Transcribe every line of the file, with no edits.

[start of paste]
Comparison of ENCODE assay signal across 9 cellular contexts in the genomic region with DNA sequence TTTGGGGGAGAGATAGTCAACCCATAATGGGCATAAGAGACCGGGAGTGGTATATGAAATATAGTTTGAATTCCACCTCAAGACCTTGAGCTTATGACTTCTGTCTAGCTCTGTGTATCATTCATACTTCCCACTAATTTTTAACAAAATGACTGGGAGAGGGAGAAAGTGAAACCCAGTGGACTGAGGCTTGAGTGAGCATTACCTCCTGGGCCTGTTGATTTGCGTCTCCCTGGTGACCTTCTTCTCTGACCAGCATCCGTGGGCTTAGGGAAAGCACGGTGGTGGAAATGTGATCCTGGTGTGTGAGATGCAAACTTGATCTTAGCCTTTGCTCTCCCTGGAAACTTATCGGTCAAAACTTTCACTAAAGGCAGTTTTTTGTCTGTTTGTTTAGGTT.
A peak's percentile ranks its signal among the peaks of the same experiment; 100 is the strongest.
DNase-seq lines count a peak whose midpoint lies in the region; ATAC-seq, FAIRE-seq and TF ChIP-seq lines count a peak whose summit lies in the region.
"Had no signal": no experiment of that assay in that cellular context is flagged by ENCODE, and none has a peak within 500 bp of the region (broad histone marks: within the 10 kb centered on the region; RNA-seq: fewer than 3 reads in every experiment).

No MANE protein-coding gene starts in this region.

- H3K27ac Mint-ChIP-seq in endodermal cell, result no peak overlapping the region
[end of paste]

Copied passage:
Comparison of ENCODE assay signal across 9 cellular contexts in the genomic region with DNA sequence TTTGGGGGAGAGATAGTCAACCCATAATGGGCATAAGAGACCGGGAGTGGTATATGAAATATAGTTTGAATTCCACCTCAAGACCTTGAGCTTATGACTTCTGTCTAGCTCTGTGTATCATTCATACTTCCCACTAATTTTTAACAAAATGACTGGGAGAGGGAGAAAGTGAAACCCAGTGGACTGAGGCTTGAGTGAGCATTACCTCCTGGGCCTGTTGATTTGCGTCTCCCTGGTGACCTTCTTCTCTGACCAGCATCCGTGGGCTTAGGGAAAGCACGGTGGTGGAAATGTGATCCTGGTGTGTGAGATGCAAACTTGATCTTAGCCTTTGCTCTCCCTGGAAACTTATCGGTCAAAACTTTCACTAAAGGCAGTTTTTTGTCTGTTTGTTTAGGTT.
A peak's percentile ranks its signal among the peaks of the same experiment; 100 is the strongest.
DNase-seq lines count a peak whose midpoint lies in the region; ATAC-seq, FAIRE-seq and TF ChIP-seq lines count a peak whose summit lies in the region.
"Had no signal": no experiment of that assay in that cellular context is flagged by ENCODE, and none has a peak within 500 bp of the region (broad histone marks: within the 10 kb centered on the region; RNA-seq: fewer than 3 reads in every experiment).

No MANE protein-coding gene starts in this region.

- H3K27ac Mint-ChIP-seq in endodermal cell, result no peak overlapping the region